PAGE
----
OP, if your work load has gone up enough that there is an expectation that you will do more overtime than you are willing to, or that you are suffering in some way from having to cover for her, then speak to your manager. If the team who are left there are unable to cover all of the work without it being an unreasonable burden, then they need to hire someone else too.

As for this woman taking the piss, I think YABU. If you're being asked to do too much then your problem is with your manager, not with anyone else who might otherwise have been asked to do the work. She is entitled to maternity leave and if the company can't afford to cover her while she is away, then their business plan is a disaster. No one campaigns for companies to get let off of other statutory obligations like taking safety precautions, or paying tax, even when they are expensive. I don't see why maternity pay is seen as something entirely different and somehow less valuable or "unfair" for businesses.

HateBeingCantDoUpMyJeans Sat 21-Apr-12 09:05:39

She is taking what she can get, although I don't like tge sick bit I don't have a problem as such with tge mat leave. Her fibs about the dcs illness would make me doubt other things, like how sick she is during pg.

As a manager I found it hard to believe sometimes when peopke has x,y and z happen all at once. Unfortunately after changing jobs I have been tgat person over tge last couple of years.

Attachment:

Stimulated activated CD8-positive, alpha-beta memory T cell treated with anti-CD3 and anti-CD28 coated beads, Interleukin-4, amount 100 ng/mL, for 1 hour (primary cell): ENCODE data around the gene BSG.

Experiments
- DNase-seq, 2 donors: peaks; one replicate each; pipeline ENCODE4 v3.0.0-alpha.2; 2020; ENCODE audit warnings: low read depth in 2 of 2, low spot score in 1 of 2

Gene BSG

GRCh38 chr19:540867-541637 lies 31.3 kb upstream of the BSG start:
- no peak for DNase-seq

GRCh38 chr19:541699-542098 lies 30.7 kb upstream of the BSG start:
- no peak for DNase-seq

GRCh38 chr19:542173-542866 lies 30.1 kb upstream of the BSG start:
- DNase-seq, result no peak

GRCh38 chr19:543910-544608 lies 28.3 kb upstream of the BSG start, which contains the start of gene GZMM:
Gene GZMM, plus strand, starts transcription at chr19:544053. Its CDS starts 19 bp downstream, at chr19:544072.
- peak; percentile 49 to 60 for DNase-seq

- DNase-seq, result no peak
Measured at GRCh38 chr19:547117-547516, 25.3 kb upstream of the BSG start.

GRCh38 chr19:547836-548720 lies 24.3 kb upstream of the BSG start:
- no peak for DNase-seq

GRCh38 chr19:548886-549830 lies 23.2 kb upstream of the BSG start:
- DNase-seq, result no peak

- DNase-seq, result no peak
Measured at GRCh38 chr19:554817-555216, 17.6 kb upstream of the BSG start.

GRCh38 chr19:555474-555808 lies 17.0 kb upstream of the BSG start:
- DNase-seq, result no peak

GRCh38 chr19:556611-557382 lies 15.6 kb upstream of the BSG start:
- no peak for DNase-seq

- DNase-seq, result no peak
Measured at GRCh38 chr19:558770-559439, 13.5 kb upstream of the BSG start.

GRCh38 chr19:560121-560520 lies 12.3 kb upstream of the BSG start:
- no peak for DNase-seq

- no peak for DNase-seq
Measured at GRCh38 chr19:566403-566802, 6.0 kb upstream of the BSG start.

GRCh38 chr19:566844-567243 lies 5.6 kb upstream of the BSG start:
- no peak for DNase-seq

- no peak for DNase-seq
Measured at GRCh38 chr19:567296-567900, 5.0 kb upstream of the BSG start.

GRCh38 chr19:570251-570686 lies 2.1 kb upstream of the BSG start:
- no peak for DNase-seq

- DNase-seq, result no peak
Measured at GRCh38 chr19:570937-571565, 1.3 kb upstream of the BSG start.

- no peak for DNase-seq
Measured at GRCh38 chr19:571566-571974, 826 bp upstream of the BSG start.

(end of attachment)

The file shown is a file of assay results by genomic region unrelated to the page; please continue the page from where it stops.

I can totally understand why you feel like you do, she isn't doing herself any favours at all.

Gillypom Fri 20-Apr-12 15:02:44

Most mums can and will sympathize with this lady and expect entitlement beyond reasonable bounds (because it's so hard being a mum right?)

Well wake up my fellow ladies!! Life is hard and if you can't afford to have children and that includes saving for it rather than expecting an employer to fund time off then you should have kept your legs shut, found a partner who can afford it or BUDGET properly!! Just because maternity rights are lawful does NOT make it right or fair to other employees or your employer.

hifi Thu 15-Mar-12 14:41:44

shes taking the piss

northerngirl41 Thu 15-Mar-12 14:27:01

I do think that she's being unreasonable - she's paid to do a job, she's not doing it and is landing everyone else with having to take up the slack. It's not fair and it's taking other people away from their families when they need to do overtime or get stressed about their workload etc. So it's all very well defending her rights, but what about all the other people who work there?

Can you look at your employee handbook on sick leave and put her on SSP when she goes over the allowance straight away? It wouldn't work if it was pregnancy related sickness obviously, but for all those days off because the kids are ill or because she's knackered, it would certainly incentivise her to get out her bed and into work?

I don't think she is taking the mick re having her family- maternity benefits are designed to protect working mothers, and there isn't a limit on how many times you can benefit from them.

However, if she isn't doing her work properly, maybe that's a management issue? If (due to ANY reason) someone was consistently unable to perform their job, there should be some performance appraisal systems in place to identify and deal with this.

Perhaps, because it's due to maternity leave, management are not addressing the issue (fear of reprisals?) - which is that she is not capable of performing her job to the level required. You never know, if it were done properly, she might jump at the chance of changing roles to something more suited to her capabilities. This would also benefit the company as they could put someone in her current position that is capable of doing the work.